The Oath impairment charges stems from the Yahoo-AOL merger, under the Verizon umbrella, not yielding promising results. Management seeks to shave billions in annual expenses from Verizon’s cost

This article was written by

Callum Turcan profile picture
Worked as an equity analyst for several years in the USA and have been writing financial articles and analyzing publicly traded companies for more than a decade.

Analyst’s Disclosure: I/we have no positions in any stocks mentioned, and no plans to initiate any positions within the next 72 hours. I wrote this article myself, and it expresses my own opinions. I am not receiving compensation for it (other than from Seeking Alpha). I have no business relationship with any company whose stock is mentioned in this article.

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Comments (19)

Writing off $4 billion because of dumb acquisitions basically drives me crazy, but since everyone in their industry or related to it does the same thing, one has to accept some level of it or simply not own anything in several sectors. I do get the impression that VZ may have learned its lesson to some degree, and will resist paying for synergies and strategic opportunities they hope will exist. It was not a mistake by some former group of ousted management, the current management was all part of it. It is not obvious that T has figured this out yet, but they are clearly on different strategic directions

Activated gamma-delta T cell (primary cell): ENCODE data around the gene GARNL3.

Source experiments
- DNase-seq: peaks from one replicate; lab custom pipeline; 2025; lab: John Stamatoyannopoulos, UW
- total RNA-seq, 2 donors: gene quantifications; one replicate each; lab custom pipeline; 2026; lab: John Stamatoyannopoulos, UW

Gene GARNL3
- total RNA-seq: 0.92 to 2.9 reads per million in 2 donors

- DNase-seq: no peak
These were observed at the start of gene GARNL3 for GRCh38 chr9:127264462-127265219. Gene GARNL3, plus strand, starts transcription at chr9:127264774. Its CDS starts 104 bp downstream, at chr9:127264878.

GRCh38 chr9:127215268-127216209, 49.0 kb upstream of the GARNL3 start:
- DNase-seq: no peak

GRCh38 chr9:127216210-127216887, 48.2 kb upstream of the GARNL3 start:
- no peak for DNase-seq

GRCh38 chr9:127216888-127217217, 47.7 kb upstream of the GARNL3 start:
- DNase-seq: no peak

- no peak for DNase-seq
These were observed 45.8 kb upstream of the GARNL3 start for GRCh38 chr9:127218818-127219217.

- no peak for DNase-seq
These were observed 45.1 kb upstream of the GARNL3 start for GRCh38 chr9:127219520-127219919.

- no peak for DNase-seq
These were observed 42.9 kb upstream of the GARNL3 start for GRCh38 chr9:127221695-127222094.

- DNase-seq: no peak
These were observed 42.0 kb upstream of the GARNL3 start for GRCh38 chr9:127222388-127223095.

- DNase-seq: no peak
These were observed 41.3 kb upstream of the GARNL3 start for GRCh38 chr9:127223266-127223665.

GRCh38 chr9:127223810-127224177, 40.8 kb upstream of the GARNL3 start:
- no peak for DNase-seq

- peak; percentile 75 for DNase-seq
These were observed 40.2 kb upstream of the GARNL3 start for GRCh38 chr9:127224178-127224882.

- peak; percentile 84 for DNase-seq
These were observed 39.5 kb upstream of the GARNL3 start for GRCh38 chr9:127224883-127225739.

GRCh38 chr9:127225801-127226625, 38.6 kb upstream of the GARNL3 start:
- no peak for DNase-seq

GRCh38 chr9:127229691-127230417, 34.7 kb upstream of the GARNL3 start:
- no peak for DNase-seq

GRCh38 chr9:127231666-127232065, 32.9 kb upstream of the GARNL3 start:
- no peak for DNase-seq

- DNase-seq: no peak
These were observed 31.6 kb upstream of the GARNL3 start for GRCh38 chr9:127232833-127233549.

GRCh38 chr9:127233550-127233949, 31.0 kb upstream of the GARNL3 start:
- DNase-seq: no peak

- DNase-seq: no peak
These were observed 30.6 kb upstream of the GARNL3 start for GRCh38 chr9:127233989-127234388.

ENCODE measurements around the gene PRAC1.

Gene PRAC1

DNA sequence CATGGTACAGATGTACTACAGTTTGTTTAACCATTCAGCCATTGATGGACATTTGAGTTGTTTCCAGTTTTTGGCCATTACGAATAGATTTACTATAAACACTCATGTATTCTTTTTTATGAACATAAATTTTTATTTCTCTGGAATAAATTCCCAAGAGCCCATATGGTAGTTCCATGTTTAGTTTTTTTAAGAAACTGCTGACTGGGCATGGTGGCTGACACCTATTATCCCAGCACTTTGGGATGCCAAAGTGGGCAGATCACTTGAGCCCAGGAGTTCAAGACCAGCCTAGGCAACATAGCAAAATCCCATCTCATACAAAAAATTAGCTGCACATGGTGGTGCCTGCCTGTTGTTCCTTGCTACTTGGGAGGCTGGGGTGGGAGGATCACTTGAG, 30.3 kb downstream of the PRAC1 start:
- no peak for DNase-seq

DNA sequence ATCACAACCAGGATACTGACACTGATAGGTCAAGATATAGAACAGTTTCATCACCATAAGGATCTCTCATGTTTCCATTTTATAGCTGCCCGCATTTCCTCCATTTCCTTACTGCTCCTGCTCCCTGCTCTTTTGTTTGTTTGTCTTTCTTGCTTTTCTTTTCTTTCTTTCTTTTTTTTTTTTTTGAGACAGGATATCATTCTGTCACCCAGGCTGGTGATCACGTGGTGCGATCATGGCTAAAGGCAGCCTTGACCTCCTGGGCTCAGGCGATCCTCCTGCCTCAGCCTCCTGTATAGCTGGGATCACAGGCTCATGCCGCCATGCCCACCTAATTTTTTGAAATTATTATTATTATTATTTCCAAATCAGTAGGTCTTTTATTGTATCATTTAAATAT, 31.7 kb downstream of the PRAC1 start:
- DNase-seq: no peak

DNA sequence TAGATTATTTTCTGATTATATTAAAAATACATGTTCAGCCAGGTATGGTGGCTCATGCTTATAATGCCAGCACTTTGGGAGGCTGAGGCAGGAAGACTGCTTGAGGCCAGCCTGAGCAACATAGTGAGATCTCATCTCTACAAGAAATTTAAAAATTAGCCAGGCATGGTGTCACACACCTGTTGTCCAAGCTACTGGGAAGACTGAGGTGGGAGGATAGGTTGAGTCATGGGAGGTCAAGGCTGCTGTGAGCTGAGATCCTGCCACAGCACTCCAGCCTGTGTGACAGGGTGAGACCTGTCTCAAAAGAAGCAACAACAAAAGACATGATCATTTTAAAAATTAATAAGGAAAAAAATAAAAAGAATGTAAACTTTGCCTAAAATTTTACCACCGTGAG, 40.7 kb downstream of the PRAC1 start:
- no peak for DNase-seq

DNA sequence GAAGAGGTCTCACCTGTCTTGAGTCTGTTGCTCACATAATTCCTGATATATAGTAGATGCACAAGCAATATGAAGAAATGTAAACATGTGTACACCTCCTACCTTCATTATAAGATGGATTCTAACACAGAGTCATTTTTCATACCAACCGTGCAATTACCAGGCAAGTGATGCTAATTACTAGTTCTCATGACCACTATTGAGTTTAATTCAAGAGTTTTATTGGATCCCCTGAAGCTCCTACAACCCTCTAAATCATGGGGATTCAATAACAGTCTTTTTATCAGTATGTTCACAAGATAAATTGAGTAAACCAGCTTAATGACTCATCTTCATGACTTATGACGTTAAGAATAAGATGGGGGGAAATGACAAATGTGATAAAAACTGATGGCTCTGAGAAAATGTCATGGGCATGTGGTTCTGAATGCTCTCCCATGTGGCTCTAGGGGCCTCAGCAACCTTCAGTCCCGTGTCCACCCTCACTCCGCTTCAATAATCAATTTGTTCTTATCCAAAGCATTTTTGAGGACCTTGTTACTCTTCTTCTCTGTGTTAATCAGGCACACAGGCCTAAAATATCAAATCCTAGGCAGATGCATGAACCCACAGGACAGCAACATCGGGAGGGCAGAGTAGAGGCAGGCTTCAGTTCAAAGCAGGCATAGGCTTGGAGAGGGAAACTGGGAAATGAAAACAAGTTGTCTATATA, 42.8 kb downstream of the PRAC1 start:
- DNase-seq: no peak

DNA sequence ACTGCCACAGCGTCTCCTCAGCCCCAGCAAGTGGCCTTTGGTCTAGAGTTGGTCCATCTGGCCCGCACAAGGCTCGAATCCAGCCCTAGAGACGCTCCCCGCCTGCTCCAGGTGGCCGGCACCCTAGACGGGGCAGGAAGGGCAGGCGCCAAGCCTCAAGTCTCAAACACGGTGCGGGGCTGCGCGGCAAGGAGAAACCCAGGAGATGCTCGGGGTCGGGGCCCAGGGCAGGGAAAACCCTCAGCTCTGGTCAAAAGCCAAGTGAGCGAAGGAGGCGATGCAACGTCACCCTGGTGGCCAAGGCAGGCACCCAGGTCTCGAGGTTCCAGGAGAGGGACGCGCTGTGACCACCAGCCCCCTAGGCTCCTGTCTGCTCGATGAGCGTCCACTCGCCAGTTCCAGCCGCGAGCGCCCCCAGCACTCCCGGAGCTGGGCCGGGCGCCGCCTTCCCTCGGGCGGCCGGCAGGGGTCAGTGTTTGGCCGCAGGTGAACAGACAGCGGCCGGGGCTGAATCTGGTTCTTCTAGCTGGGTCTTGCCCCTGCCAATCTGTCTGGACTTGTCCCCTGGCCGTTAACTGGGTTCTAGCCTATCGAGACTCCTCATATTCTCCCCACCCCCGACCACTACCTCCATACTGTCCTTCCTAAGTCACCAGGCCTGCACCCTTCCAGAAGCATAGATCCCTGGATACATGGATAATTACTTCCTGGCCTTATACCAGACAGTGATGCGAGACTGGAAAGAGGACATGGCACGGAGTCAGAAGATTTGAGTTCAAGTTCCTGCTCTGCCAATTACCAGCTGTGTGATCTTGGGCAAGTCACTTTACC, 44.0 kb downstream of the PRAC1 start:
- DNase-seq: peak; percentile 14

It will be interesting to see whether VZ or T's strategy are successful going forward. They are very different.
Callum Turcan profile picture
@carlson73 When it comes to large write-downs, hindsight is 20/20. Often these deals look great at the time, but the expected synergies or growth potential don't materialize, so the company is forced to reevaluate the economic potential of those assets. This is why tech acquisitions, where intangibles represent a large portion of the takeout price, are dicey.
Kraft Heinz just announced the same thing-a company whose junior owner is Warren Buffett/Berkshire Hathaway.

I believe it’s time for shareholders of the future to adopt the Nancy Reagan mantra: just say no.
ronald61239 profile picture